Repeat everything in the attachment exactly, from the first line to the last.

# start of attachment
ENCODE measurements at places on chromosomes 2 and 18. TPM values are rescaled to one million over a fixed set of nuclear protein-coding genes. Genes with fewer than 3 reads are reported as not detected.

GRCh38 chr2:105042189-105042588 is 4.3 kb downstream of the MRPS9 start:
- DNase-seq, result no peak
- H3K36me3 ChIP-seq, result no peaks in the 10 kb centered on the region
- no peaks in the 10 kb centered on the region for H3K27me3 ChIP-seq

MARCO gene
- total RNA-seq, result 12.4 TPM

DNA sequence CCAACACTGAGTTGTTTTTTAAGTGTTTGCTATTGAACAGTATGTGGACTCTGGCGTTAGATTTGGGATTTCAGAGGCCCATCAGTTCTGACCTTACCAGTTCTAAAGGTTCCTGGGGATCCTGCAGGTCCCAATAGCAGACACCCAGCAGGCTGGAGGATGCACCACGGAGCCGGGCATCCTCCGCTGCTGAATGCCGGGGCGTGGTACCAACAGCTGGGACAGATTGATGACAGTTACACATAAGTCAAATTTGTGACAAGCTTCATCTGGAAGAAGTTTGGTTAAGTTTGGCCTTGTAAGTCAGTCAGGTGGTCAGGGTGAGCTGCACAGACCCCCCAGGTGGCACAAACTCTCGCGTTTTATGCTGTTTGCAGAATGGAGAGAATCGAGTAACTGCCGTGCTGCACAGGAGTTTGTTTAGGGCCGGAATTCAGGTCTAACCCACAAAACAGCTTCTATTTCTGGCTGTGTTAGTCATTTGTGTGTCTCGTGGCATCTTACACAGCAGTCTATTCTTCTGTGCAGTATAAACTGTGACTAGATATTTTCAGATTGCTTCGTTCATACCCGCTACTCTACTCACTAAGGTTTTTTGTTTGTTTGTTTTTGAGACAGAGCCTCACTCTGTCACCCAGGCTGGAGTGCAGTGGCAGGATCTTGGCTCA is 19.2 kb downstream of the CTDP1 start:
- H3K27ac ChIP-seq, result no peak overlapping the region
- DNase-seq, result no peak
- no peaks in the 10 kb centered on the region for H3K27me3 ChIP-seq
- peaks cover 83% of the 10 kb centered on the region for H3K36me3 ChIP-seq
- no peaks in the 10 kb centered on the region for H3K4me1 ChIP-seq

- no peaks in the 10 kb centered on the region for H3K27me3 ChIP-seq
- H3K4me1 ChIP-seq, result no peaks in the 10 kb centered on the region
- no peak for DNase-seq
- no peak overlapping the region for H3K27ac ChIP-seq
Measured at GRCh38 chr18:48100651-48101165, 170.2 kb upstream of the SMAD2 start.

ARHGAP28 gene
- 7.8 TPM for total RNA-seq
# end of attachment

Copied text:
ENCODE measurements at places on chromosomes 2 and 18. TPM values are rescaled to one million over a fixed set of nuclear protein-coding genes. Genes with fewer than 3 reads are reported as not detected.

GRCh38 chr2:105042189-105042588 is 4.3 kb downstream of the MRPS9 start:
- DNase-seq, result no peak
- H3K36me3 ChIP-seq, result no peaks in the 10 kb centered on the region
- no peaks in the 10 kb centered on the region for H3K27me3 ChIP-seq

MARCO gene
- total RNA-seq, result 12.4 TPM

DNA sequence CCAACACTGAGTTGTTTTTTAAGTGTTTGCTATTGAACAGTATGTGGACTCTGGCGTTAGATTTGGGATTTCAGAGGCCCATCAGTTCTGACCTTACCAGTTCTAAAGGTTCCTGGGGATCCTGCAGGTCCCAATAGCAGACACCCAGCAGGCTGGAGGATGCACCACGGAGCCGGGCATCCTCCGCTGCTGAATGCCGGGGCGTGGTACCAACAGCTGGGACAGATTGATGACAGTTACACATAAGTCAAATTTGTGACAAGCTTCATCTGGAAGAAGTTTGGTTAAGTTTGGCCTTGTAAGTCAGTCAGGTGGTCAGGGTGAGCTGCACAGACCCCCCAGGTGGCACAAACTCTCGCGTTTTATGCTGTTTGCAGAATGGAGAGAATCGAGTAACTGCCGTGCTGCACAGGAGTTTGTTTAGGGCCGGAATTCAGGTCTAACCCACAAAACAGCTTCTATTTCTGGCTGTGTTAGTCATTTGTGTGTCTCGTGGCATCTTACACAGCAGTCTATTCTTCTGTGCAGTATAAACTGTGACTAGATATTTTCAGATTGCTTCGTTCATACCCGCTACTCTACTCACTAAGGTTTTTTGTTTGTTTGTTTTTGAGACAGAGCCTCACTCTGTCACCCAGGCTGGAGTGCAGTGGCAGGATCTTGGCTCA is 19.2 kb downstream of the CTDP1 start:
- H3K27ac ChIP-seq, result no peak overlapping the region
- DNase-seq, result no peak
- no peaks in the 10 kb centered on the region for H3K27me3 ChIP-seq
- peaks cover 83% of the 10 kb centered on the region for H3K36me3 ChIP-seq
- no peaks in the 10 kb centered on the region for H3K4me1 ChIP-seq

- no peaks in the 10 kb centered on the region for H3K27me3 ChIP-seq
- H3K4me1 ChIP-seq, result no peaks in the 10 kb centered on the region
- no peak for DNase-seq
- no peak overlapping the region for H3K27ac ChIP-seq
Measured at GRCh38 chr18:48100651-48101165, 170.2 kb upstream of the SMAD2 start.

ARHGAP28 gene
- 7.8 TPM for total RNA-seq